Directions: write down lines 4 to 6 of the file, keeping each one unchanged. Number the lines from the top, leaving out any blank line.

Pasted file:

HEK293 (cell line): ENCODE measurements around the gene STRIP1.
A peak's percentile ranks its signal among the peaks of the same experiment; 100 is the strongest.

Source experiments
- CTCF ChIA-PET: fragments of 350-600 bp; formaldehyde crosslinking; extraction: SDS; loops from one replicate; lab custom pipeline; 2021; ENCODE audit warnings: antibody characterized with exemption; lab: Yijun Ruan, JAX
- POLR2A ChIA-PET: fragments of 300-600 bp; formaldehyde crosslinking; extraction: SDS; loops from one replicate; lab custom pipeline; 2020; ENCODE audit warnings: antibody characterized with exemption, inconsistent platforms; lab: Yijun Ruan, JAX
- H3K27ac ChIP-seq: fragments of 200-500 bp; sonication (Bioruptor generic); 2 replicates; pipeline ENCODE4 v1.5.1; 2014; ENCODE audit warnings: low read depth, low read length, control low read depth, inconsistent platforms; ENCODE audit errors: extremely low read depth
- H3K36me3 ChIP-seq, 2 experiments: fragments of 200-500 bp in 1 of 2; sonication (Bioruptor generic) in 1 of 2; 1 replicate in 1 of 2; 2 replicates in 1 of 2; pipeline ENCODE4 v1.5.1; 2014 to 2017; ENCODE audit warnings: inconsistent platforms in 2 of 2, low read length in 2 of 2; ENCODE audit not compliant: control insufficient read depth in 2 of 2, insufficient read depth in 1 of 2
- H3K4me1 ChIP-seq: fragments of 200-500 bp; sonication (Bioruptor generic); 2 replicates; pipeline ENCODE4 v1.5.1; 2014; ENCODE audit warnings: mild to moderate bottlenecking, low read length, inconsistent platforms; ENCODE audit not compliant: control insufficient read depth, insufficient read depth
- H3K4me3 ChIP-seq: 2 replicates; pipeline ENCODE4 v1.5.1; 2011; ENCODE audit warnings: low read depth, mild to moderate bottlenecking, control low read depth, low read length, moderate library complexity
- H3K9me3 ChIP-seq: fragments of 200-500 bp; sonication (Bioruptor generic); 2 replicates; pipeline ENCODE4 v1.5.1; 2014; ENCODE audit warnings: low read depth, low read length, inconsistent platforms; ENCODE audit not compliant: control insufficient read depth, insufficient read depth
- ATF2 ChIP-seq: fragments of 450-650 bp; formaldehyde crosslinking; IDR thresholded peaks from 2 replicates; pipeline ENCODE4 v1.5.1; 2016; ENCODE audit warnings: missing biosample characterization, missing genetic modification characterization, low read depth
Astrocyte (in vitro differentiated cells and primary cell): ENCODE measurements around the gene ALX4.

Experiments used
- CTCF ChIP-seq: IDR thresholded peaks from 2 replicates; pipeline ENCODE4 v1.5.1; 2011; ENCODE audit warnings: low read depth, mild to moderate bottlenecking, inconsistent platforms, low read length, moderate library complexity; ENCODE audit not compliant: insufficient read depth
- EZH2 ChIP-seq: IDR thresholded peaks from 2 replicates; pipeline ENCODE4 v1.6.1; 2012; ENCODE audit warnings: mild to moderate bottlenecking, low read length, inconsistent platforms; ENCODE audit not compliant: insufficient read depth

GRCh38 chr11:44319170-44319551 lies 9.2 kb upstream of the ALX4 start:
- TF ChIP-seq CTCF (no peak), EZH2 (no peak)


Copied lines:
- CTCF ChIA-PET: fragments of 350-600 bp; formaldehyde crosslinking; extraction: SDS; loops from one replicate; lab custom pipeline; 2021; ENCODE audit warnings: antibody characterized with exemption; lab: Yijun Ruan, JAX
- POLR2A ChIA-PET: fragments of 300-600 bp; formaldehyde crosslinking; extraction: SDS; loops from one replicate; lab custom pipeline; 2020; ENCODE audit warnings: antibody characterized with exemption, inconsistent platforms; lab: Yijun Ruan, JAX
- H3K27ac ChIP-seq: fragments of 200-500 bp; sonication (Bioruptor generic); 2 replicates; pipeline ENCODE4 v1.5.1; 2014; ENCODE audit warnings: low read depth, low read length, control low read depth, inconsistent platforms; ENCODE audit errors: extremely low read depth